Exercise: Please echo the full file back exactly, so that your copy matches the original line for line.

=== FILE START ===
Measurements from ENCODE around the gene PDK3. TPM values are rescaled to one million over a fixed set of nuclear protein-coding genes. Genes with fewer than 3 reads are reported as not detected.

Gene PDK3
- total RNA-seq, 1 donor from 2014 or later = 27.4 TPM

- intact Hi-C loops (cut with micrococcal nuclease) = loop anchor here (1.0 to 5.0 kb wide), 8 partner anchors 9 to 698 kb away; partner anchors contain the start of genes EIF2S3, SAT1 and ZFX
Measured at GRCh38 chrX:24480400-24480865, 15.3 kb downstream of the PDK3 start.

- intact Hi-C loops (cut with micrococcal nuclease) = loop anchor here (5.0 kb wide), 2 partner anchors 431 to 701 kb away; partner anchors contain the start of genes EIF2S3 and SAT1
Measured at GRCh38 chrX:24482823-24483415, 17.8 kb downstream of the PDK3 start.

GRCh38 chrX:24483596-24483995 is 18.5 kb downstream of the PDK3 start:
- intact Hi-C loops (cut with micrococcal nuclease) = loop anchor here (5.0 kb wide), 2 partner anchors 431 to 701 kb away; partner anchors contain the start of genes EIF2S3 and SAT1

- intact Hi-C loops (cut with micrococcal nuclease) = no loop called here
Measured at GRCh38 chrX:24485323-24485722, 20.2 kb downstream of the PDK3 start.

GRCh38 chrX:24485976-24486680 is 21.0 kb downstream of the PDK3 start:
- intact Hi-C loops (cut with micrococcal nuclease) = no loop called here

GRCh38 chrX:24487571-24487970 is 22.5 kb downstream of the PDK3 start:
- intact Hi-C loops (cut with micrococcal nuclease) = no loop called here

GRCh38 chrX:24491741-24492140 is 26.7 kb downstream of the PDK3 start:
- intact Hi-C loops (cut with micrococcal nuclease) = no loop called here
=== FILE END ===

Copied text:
Measurements from ENCODE around the gene PDK3. TPM values are rescaled to one million over a fixed set of nuclear protein-coding genes. Genes with fewer than 3 reads are reported as not detected.

Gene PDK3
- total RNA-seq, 1 donor from 2014 or later = 27.4 TPM

- intact Hi-C loops (cut with micrococcal nuclease) = loop anchor here (1.0 to 5.0 kb wide), 8 partner anchors 9 to 698 kb away; partner anchors contain the start of genes EIF2S3, SAT1 and ZFX
Measured at GRCh38 chrX:24480400-24480865, 15.3 kb downstream of the PDK3 start.

- intact Hi-C loops (cut with micrococcal nuclease) = loop anchor here (5.0 kb wide), 2 partner anchors 431 to 701 kb away; partner anchors contain the start of genes EIF2S3 and SAT1
Measured at GRCh38 chrX:24482823-24483415, 17.8 kb downstream of the PDK3 start.

GRCh38 chrX:24483596-24483995 is 18.5 kb downstream of the PDK3 start:
- intact Hi-C loops (cut with micrococcal nuclease) = loop anchor here (5.0 kb wide), 2 partner anchors 431 to 701 kb away; partner anchors contain the start of genes EIF2S3 and SAT1

- intact Hi-C loops (cut with micrococcal nuclease) = no loop called here
Measured at GRCh38 chrX:24485323-24485722, 20.2 kb downstream of the PDK3 start.

GRCh38 chrX:24485976-24486680 is 21.0 kb downstream of the PDK3 start:
- intact Hi-C loops (cut with micrococcal nuclease) = no loop called here

GRCh38 chrX:24487571-24487970 is 22.5 kb downstream of the PDK3 start:
- intact Hi-C loops (cut with micrococcal nuclease) = no loop called here

GRCh38 chrX:24491741-24492140 is 26.7 kb downstream of the PDK3 start:
- intact Hi-C loops (cut with micrococcal nuclease) = no loop called here